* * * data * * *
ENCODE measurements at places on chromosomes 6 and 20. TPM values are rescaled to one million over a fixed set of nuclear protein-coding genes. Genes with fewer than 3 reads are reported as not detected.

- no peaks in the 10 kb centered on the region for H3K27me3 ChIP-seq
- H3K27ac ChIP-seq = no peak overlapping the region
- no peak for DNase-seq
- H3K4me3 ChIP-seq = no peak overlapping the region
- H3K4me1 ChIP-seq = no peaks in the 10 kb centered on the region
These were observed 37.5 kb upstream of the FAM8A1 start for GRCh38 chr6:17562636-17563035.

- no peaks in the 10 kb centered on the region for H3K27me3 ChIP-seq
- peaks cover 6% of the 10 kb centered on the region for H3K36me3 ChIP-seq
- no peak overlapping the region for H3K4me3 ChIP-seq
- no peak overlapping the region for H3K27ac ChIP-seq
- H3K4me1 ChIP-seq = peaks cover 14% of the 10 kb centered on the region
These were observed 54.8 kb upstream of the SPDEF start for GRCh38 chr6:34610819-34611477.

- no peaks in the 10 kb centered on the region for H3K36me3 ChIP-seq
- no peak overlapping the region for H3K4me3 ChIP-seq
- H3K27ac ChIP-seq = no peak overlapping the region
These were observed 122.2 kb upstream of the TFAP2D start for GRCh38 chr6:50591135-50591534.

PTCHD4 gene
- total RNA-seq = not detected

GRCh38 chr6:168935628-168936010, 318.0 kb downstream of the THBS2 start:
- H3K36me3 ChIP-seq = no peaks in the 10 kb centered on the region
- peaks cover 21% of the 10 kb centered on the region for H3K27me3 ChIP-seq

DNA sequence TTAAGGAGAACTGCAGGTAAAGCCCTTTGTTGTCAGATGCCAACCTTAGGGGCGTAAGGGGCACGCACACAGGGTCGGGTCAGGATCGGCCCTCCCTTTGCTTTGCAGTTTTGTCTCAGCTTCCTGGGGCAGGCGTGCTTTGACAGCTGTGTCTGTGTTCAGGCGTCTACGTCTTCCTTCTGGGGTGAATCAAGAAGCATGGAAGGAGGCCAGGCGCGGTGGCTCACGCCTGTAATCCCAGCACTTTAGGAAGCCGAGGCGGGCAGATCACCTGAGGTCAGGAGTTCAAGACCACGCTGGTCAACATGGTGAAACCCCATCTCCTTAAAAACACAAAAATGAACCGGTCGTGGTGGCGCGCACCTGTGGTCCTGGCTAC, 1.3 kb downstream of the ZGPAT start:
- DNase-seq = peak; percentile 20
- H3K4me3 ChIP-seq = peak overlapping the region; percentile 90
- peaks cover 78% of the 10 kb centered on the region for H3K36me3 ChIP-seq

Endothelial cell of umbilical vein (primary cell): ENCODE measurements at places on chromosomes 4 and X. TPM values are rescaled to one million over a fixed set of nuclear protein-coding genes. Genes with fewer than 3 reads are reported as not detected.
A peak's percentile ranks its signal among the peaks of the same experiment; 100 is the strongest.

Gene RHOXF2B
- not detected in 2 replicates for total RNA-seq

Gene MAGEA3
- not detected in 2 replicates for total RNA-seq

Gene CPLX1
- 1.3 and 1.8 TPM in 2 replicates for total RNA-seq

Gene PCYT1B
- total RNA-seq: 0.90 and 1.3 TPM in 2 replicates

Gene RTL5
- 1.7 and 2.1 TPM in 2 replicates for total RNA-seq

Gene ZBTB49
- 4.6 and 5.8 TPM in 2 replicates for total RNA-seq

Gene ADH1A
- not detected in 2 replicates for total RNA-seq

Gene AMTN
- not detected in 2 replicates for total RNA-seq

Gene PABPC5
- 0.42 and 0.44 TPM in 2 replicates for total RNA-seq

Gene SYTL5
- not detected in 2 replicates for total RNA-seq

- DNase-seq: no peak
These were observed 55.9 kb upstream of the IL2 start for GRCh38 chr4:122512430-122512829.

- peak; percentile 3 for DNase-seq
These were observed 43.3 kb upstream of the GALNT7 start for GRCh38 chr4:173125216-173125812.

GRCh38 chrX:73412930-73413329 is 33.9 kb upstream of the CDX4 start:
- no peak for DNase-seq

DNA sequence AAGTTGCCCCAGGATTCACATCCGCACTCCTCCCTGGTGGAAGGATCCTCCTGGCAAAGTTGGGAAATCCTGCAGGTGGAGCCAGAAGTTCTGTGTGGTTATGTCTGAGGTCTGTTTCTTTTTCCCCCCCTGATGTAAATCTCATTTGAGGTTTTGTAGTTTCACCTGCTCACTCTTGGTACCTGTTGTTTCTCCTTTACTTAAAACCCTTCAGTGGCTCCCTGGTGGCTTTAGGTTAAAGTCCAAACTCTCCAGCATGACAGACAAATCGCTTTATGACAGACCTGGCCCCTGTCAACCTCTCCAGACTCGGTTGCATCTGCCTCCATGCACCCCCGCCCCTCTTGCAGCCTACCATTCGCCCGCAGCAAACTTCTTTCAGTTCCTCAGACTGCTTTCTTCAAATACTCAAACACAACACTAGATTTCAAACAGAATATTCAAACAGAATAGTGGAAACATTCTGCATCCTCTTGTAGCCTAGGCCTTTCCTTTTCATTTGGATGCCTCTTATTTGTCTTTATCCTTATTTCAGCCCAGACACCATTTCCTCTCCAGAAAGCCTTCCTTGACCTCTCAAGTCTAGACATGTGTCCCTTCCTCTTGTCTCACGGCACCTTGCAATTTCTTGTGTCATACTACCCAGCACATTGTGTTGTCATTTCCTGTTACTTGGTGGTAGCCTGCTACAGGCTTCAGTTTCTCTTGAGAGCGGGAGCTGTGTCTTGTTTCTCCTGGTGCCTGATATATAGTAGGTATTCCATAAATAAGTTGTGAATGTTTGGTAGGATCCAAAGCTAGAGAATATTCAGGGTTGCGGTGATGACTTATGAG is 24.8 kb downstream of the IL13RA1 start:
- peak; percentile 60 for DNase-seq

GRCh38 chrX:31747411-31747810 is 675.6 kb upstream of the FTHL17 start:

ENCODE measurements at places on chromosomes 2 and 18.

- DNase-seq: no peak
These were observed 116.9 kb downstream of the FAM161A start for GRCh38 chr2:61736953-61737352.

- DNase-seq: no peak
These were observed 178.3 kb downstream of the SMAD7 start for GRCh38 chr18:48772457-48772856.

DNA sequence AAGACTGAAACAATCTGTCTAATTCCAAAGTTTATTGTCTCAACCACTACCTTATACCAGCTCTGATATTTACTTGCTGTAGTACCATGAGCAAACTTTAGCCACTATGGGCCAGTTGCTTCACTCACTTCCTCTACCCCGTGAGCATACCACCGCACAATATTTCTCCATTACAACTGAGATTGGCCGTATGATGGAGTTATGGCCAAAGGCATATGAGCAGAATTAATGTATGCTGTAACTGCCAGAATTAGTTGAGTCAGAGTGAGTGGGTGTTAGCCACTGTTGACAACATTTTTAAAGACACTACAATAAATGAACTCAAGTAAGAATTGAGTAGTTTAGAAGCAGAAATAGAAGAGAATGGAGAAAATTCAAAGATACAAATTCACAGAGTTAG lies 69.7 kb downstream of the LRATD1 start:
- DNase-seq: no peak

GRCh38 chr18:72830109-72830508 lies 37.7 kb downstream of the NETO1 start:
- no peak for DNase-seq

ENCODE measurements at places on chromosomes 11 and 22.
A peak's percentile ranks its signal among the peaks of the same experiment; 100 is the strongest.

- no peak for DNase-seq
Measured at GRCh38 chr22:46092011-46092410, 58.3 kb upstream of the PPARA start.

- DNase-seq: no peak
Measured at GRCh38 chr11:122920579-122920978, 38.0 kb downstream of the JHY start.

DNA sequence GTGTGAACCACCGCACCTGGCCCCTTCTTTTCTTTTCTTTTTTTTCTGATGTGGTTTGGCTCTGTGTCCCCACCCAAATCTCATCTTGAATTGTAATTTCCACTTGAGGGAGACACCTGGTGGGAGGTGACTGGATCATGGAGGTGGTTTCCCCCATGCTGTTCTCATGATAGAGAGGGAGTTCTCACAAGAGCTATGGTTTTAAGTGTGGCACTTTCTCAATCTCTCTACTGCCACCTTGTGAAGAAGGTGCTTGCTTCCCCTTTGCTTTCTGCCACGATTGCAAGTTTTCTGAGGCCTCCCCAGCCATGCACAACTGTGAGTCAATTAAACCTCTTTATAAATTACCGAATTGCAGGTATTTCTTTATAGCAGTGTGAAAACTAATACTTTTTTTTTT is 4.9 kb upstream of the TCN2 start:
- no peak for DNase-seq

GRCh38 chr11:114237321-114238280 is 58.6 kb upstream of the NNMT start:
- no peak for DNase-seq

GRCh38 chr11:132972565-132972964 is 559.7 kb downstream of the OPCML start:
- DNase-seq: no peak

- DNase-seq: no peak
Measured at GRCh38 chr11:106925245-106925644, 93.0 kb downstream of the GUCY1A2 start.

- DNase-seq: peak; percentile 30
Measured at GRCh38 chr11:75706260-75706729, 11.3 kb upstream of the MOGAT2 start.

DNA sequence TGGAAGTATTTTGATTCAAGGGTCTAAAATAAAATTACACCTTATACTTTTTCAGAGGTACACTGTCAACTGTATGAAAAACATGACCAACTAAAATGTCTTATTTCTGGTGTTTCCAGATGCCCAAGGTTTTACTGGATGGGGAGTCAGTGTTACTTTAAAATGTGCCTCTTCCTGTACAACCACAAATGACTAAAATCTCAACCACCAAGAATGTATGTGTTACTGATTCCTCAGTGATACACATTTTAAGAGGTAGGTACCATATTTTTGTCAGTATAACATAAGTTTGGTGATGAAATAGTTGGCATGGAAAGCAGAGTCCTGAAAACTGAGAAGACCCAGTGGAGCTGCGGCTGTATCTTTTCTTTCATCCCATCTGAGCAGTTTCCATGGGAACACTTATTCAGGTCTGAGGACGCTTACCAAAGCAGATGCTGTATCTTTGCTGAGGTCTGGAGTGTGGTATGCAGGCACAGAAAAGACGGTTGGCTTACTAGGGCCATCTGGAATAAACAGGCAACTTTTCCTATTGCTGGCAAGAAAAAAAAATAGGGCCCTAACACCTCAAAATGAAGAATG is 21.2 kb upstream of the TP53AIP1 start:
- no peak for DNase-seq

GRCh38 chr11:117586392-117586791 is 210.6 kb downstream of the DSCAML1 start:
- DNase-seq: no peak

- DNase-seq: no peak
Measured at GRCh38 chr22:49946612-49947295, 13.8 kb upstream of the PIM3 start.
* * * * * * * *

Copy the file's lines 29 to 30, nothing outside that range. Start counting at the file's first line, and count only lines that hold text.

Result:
Gene RHOXF2B
- not detected in 2 replicates for total RNA-seq